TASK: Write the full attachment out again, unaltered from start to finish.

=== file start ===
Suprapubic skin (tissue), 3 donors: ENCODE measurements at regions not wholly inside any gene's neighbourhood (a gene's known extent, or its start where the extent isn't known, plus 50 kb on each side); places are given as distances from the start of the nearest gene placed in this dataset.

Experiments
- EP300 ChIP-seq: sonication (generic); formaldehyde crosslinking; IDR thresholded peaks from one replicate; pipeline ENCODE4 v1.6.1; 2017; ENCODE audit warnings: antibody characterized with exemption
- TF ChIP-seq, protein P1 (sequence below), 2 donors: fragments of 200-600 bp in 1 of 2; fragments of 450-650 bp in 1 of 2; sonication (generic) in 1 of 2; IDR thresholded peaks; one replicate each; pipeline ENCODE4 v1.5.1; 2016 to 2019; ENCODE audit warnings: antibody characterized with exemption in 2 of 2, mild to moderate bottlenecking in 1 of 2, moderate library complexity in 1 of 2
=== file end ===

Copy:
Suprapubic skin (tissue), 3 donors: ENCODE measurements at regions not wholly inside any gene's neighbourhood (a gene's known extent, or its start where the extent isn't known, plus 50 kb on each side); places are given as distances from the start of the nearest gene placed in this dataset.

Experiments
- EP300 ChIP-seq: sonication (generic); formaldehyde crosslinking; IDR thresholded peaks from one replicate; pipeline ENCODE4 v1.6.1; 2017; ENCODE audit warnings: antibody characterized with exemption
- TF ChIP-seq, protein P1 (sequence below), 2 donors: fragments of 200-600 bp in 1 of 2; fragments of 450-650 bp in 1 of 2; sonication (generic) in 1 of 2; IDR thresholded peaks; one replicate each; pipeline ENCODE4 v1.5.1; 2016 to 2019; ENCODE audit warnings: antibody characterized with exemption in 2 of 2, mild to moderate bottlenecking in 1 of 2, moderate library complexity in 1 of 2